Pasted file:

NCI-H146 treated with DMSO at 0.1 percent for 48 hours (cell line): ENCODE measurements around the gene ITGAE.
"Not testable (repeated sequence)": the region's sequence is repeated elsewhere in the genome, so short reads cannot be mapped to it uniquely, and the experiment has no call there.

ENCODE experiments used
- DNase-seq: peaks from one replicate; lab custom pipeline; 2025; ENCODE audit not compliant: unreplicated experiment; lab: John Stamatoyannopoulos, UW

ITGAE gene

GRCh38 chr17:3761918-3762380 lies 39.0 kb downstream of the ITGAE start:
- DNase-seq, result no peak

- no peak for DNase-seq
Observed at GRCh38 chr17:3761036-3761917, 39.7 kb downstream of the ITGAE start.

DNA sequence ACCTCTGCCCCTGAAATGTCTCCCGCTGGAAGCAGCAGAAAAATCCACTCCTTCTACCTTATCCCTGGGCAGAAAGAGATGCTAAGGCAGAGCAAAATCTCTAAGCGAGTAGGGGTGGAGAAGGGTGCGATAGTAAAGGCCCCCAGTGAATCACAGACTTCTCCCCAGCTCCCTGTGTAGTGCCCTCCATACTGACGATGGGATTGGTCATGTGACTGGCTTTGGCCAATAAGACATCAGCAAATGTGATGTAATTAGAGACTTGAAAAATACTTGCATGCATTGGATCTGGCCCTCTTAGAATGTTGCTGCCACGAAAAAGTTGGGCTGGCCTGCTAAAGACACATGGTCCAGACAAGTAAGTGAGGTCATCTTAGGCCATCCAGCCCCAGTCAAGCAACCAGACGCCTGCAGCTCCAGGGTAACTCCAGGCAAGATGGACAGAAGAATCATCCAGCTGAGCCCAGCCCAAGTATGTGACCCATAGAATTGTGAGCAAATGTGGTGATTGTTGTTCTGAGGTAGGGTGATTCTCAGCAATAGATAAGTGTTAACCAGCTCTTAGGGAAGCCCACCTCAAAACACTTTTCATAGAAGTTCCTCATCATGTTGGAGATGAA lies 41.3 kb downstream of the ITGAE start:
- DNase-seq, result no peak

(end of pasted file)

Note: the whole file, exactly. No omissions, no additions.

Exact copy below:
NCI-H146 treated with DMSO at 0.1 percent for 48 hours (cell line): ENCODE measurements around the gene ITGAE.
"Not testable (repeated sequence)": the region's sequence is repeated elsewhere in the genome, so short reads cannot be mapped to it uniquely, and the experiment has no call there.

ENCODE experiments used
- DNase-seq: peaks from one replicate; lab custom pipeline; 2025; ENCODE audit not compliant: unreplicated experiment; lab: John Stamatoyannopoulos, UW

ITGAE gene

GRCh38 chr17:3761918-3762380 lies 39.0 kb downstream of the ITGAE start:
- DNase-seq, result no peak

- no peak for DNase-seq
Observed at GRCh38 chr17:3761036-3761917, 39.7 kb downstream of the ITGAE start.

DNA sequence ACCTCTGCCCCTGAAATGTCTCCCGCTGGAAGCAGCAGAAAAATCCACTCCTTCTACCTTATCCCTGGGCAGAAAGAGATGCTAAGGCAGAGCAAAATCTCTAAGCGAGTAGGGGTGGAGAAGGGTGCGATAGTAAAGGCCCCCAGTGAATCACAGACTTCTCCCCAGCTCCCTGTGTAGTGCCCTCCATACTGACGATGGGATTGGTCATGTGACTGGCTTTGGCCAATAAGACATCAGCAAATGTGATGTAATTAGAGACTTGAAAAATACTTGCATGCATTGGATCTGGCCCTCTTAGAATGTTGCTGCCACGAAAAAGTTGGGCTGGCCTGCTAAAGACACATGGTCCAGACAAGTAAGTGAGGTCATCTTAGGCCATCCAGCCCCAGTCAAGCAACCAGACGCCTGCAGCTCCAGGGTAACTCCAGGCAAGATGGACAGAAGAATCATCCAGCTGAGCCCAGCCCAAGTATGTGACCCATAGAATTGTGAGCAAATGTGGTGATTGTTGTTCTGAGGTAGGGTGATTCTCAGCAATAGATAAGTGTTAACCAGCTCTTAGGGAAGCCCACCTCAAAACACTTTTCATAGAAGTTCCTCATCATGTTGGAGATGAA lies 41.3 kb downstream of the ITGAE start:
- DNase-seq, result no peak